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Measuring Systems-Level Change

Addressing food access at the systems level requires engaging with and targeting more than one of the six sectors of the food system in the U.S.:

  1. Production
  2. Processing
  3. Distribution
  4. Retail and market
  5. Consumption
  6. Waste and recovery

The more sectors of the food system that are included in any initiative or program, the greater the potential for comprehensive, sustainable change. Because of the complexity of the food system, food policy councils or other diverse collaborative workgroups often spearhead and oversee the work.

Evaluation of systems-level work can easily feel daunting, so it may be helpful to consider the food system as a program like any other in need of evaluation. Most programs utilize a variety of traditional evaluation designs that often involve collecting data pre-, post-, and sometimes mid-program to monitor change over time. Please see the Rural Community Health Toolkit for examples of different traditional evaluation designs.

Systems evaluation, on the other hand, is gradual, and change is slower. As a result, tracking of trends will be more robust if data collection occurs multiple times and at regular intervals during the initiative. For this reason, some investigators may find it useful to follow a Developmental Evaluation design. Michael Quinn Patton created Developmental Evaluation to evaluate complex, dynamic environments. The work is messy, nonlinear, and therefore uncomfortable to many investigators. Evaluators are key team members in programs employing Developmental Evaluation, since collecting, analyzing, and incorporating evaluative data is part of the program design.

It is possible to create a hybrid of Traditional and Developmental Evaluation that combines and customizes concepts from both methods so they are applicable to systems-level change.

Identifying a clear, overarching goal to the work is critical before embarking on systems evaluation. Once specified, it will be easier to determine what each sector of the food system can contribute toward that goal. From there, unique evaluation plans can be developed for each sector being targeted. Ideally, some indicators will apply to all sectors and can be collected across the board. Qualitative and quantitative data from a variety of sources should be collected and included in the analysis.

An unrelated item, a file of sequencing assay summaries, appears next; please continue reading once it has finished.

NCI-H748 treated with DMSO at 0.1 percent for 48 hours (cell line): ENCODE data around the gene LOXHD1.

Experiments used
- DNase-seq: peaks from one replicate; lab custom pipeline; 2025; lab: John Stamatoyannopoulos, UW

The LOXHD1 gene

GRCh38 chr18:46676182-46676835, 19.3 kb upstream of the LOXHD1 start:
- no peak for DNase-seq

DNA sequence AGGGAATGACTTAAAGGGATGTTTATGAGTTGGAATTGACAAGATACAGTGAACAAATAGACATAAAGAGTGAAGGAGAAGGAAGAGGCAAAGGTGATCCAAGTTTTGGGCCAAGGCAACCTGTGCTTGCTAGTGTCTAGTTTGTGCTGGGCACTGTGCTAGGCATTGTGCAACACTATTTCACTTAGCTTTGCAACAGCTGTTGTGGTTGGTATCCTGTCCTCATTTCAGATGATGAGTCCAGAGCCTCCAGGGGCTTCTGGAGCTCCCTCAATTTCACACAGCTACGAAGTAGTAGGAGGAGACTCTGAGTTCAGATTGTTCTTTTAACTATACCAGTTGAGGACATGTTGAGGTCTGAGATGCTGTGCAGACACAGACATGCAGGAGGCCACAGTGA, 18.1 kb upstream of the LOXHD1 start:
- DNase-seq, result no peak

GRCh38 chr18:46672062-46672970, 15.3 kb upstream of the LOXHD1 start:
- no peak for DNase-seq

Resources to Learn More

Food Sovereignty Assessment Tool, 2nd Edition
Document
Toolkit designed to help Native communities understand the data collection process and assess their local food systems. Discusses issues related to food access, land use, food policy, and more.
An accompanying document provides guidance on how to conduct food sovereignty assessments. Registration required to view some tool resources.
Author(s): Bell-Sheeter, A., Romero, V., Segrest, V., & Foxworth, R.
Organization(s): First Nations Development Institute, WK Kellogg Foundation
Date: 2014

From Farm to Table: A Kansas Guide to Community Food System Assessment: Food System Assessments
Document
Describes the concept and importance of local food systems, and explains how communities can use food system assessments to strengthen and enhance their local food systems.
Author(s): LaClair, B.
Organization(s): LaClair Consulting Services
Date: 7/2016

Whole Measures for Community Food Systems (WM CFS)
Document
Shares the experiences of community partners who have used WM CFS to measure or plan a community food system.
Author(s): Embry, O., Fryman, D., Habib, D., & Abi-Nader, J.
Organization(s): Community Food Security Coalition
Date: 2009